I may see in this life the resulta of some of the seed He is helping 
me to sow and in order r nay sow nore as ! T e shows ne f til. 

, Qod M a gift and I expect to ig this 

gifl (lis benefit alone. 




S'lOuf lonely was the wind as he whistled through the barren oak 
trees and around the houses and telephone poles. The wind seemed to 
be singing a melancholy lay. He raised and lowered his voice as if 
in mourning, slowing almost to a whisper, only to sing more stror 
than ever his solitary chant. As I first listened to the mourning 
of the wind, I began to wonder why he groaned so. Then it came to 
me — he was mourning over the folly of humanity, over lost souls . 
The wind seemed to recognize the lostness of a soul without God. As 
he saw men moving aoout the world in search of the things that perish,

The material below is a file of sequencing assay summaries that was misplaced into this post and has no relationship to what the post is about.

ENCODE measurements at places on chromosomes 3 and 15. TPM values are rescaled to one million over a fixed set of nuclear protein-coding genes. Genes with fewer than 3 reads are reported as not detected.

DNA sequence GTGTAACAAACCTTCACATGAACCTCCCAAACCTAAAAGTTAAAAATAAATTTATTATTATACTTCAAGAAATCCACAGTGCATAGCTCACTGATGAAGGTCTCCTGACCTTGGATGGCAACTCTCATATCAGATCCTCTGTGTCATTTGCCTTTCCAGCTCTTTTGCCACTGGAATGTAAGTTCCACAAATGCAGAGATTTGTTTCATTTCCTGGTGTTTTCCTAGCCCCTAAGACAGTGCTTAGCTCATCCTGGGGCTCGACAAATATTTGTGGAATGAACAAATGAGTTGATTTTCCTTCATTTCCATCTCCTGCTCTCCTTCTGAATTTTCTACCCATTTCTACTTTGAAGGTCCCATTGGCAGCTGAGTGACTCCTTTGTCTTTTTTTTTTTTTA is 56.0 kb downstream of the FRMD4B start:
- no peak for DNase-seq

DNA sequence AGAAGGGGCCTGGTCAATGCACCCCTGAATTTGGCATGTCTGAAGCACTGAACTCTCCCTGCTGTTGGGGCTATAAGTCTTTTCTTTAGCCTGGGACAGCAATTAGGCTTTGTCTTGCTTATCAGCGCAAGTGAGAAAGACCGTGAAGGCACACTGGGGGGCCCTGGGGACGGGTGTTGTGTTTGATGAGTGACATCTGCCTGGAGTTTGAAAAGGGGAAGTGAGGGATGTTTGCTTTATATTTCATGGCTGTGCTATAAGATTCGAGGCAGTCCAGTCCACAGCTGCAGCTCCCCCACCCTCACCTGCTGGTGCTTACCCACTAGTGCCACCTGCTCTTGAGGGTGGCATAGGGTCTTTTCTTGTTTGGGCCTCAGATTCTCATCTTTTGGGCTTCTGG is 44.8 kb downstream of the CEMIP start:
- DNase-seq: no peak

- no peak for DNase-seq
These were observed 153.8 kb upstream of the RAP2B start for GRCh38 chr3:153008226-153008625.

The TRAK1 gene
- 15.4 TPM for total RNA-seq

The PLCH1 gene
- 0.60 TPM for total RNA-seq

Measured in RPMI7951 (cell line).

he realized the true depth of the tragedy. 

I saw the mighty oaks lifting high their branches in prayer. They 
too were lonely — orJy swaying to the mournful song of the wind — 
seeming to signify by their action that they too say/ the awful folly 
and tragedy of lost men. The trees were struck mute, able only to lift 
in praver. T \acb branch was visible against the semi-dark night sky. 
Each branch seemed to stand alone, forlorn, : r et also burdened with the 

ht of sorrow — suffering alone. 

The clouds were dark and low — rushing on their eternal course. The 
sky wore a somber countenance as it looked down upon the world. The 
clouds rushed along, seeming to meek humanity — continually rushing and 
seeking after pleasure, wealth, an . As the clouds brought dark- 
ness, they symbolize the -incr darkness of man's black night 
of sin. 



I saw houses j three houses down the street, one to my left, two 
to Hy right. The houses were not like the wind, the trees, and the 
clouds. The houses did not understand. m hey were not like the others.